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The Collected Letters of Robert Southey Part 3

1316. Robert Southey to Charles Watkin Williams Wynn, 1 May 1807 ⁠* 

My dear Wynn

I am writing almost by lightning light to acknowledge the receipt of yours & its inclosure: the storm is as tremendous as I ever witnessed & such as was to be expected from the more than dog day heat which we have for the last week endured.

I wish you speedily thro your election – & I wish in London for as much. Church & King house burning as may be without loss of lives for but Mr. Percivals sake, who deserves hanging ten times more then ever Lord George Gordon [1]  did. He doing from knavery what that poor wretch did from frenzy. The impudence of this man & of some of his colleagues makes me lose all patience.

The end of May is perhaps the best time for seeing Keswick – I do not say the Lakes – but this particular one, – for the sunsets behind Skiddaw for about a fortnight or three weeks are more glorious than it is possible either to conceive or describe –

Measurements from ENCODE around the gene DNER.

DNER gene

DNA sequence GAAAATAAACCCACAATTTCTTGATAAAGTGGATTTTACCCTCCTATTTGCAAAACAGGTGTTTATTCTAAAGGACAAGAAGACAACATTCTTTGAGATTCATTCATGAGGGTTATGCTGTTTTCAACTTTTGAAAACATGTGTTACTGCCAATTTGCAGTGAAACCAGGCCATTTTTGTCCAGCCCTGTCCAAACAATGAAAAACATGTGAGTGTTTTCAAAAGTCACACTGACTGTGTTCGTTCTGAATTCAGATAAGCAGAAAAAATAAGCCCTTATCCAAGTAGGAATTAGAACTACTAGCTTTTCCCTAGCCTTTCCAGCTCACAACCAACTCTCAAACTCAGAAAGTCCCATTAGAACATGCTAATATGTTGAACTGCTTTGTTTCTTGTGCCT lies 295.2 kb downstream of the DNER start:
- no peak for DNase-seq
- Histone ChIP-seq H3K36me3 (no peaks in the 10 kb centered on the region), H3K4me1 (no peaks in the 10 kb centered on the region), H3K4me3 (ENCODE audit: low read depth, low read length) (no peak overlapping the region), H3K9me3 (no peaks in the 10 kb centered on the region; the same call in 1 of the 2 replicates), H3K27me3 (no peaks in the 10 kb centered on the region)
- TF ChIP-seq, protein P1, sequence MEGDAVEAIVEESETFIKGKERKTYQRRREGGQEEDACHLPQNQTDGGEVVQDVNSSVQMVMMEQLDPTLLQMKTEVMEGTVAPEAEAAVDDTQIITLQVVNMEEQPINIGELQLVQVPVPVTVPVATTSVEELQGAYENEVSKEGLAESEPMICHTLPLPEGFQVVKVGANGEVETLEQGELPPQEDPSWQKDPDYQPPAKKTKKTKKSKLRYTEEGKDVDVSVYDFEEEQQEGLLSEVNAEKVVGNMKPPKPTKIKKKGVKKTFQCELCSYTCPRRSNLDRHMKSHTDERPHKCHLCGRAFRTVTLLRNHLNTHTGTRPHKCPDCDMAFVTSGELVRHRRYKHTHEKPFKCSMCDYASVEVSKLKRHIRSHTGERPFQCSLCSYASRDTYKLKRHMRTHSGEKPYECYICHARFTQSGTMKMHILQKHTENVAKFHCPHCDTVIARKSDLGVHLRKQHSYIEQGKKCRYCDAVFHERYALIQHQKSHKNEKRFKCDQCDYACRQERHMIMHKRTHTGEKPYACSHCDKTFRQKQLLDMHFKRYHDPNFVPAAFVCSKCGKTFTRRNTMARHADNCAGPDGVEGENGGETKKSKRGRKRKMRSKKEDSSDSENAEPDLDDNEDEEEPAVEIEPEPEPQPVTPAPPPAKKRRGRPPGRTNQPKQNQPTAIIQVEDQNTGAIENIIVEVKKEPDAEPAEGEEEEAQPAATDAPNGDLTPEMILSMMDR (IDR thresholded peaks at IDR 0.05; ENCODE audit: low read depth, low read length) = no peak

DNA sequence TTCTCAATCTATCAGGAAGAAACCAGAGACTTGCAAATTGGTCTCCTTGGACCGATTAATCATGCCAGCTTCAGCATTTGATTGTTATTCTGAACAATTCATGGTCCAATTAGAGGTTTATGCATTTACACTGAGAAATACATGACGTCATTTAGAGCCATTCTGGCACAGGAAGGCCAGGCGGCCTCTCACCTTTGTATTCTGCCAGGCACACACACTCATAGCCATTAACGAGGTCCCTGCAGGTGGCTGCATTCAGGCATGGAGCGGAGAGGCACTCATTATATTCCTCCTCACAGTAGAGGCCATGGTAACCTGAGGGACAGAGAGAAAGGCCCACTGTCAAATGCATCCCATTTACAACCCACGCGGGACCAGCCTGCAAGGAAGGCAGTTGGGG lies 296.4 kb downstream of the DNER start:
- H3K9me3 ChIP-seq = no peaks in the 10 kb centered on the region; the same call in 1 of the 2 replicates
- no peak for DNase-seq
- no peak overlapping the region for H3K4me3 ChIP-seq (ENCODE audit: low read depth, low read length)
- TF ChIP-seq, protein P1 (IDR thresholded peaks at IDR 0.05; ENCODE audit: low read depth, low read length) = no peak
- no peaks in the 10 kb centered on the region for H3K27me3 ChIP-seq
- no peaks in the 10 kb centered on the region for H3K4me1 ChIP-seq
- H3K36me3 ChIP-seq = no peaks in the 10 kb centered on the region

God bless you

RS

Friday May 1. 1807

Bedford promises me news of the pension as soon as he can learn any. [2]  I am Cannon Southeys heir at law, Ld Ss [3]  issue failing – no doubt by but heir to what, is more than I can tell. [4] 


Notes

* Address: To/ C W Williams Wynn Esqr M. P./ Wynnstay/ Wrexham
Stamped: KESWICK/ 298
MS: National Library of Wales MS 4812D
Unpublished. BACK

[1] Lord George Gordon (1751–1793; DNB), the anti-Catholic agitator whose protests led to the Gordon Riots in 1780. BACK

[2] Wynn succeeded, before he left office, in arranging that the pension he paid Southey from his personal funds was replaced by a government pension. Grosvenor Charles Bedford worked as a civil servant in the Exchequer. BACK

[3] John Southey Somerville, 15th Lord Somerville (1765–1819). BACK

[4] For further details, see Southey to Charles Watkin Williams Wynn, [April–May 1807], Letter 1315. BACK

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Published @ RC

August 2013